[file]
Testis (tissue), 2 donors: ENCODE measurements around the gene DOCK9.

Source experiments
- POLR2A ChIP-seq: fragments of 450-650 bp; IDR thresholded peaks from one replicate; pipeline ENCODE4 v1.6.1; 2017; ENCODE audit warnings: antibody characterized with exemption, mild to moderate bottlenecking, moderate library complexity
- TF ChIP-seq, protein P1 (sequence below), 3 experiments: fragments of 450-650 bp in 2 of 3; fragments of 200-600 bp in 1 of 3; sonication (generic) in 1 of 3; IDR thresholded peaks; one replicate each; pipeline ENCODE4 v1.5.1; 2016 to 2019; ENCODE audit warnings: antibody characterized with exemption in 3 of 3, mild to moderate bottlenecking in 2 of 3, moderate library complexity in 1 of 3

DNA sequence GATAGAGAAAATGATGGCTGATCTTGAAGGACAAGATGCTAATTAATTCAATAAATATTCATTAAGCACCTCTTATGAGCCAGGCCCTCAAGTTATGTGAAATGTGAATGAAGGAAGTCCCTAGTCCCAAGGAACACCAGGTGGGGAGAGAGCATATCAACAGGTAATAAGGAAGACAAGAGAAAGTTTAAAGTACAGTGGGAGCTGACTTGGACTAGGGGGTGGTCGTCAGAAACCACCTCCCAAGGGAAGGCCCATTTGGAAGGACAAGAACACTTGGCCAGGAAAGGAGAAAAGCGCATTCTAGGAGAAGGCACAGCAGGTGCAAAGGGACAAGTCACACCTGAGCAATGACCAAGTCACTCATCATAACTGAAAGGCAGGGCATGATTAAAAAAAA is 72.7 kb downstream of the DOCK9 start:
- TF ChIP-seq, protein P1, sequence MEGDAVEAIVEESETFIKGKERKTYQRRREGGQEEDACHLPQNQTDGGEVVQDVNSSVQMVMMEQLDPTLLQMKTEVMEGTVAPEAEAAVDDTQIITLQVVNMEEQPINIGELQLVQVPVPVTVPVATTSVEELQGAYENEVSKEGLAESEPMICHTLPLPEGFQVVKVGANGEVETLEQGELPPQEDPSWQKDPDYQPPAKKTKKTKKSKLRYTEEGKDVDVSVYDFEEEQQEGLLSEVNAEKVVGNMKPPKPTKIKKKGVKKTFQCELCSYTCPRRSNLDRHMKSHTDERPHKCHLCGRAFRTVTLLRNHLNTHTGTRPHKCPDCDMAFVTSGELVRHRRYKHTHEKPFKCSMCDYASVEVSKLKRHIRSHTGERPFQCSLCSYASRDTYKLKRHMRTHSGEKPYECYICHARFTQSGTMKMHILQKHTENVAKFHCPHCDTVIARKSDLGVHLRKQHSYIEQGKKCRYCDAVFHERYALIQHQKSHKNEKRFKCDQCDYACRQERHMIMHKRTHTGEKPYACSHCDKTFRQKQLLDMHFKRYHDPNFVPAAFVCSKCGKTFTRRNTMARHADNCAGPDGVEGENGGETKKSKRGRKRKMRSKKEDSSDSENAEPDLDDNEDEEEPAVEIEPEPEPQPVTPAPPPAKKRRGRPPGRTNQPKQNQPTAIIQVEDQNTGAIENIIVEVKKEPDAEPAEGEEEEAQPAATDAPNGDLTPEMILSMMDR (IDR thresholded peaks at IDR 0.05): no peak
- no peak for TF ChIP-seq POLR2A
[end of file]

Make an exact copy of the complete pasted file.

Testis (tissue), 2 donors: ENCODE measurements around the gene DOCK9.

Source experiments
- POLR2A ChIP-seq: fragments of 450-650 bp; IDR thresholded peaks from one replicate; pipeline ENCODE4 v1.6.1; 2017; ENCODE audit warnings: antibody characterized with exemption, mild to moderate bottlenecking, moderate library complexity
- TF ChIP-seq, protein P1 (sequence below), 3 experiments: fragments of 450-650 bp in 2 of 3; fragments of 200-600 bp in 1 of 3; sonication (generic) in 1 of 3; IDR thresholded peaks; one replicate each; pipeline ENCODE4 v1.5.1; 2016 to 2019; ENCODE audit warnings: antibody characterized with exemption in 3 of 3, mild to moderate bottlenecking in 2 of 3, moderate library complexity in 1 of 3

DNA sequence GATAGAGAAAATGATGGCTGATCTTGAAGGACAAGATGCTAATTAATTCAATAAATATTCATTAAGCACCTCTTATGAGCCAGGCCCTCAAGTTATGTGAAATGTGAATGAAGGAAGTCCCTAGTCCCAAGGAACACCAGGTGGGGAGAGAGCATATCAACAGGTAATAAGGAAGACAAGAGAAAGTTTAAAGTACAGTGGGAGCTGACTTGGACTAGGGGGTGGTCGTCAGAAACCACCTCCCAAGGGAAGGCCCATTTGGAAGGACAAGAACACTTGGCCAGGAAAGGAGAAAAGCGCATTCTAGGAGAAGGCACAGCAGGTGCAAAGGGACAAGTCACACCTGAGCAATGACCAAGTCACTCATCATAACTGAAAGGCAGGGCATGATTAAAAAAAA is 72.7 kb downstream of the DOCK9 start:
- TF ChIP-seq, protein P1, sequence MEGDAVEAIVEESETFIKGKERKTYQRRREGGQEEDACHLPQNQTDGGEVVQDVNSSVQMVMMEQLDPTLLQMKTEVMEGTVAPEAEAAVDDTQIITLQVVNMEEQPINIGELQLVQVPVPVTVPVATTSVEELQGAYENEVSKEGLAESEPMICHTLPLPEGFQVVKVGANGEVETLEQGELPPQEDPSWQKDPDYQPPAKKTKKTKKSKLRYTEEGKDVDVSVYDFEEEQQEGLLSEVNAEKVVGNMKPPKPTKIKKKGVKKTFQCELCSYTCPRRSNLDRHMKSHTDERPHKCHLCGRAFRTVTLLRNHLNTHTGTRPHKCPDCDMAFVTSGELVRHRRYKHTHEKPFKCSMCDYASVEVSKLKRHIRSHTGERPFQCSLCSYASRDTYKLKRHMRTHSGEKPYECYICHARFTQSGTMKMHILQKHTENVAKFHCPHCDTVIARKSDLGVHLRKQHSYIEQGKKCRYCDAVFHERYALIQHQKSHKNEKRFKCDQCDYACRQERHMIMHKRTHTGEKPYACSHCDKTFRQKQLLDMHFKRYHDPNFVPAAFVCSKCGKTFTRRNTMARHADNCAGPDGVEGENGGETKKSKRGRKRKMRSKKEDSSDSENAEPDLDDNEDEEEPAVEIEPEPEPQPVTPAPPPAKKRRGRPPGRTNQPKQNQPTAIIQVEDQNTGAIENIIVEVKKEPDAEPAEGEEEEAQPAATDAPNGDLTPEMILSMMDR (IDR thresholded peaks at IDR 0.05): no peak
- no peak for TF ChIP-seq POLR2A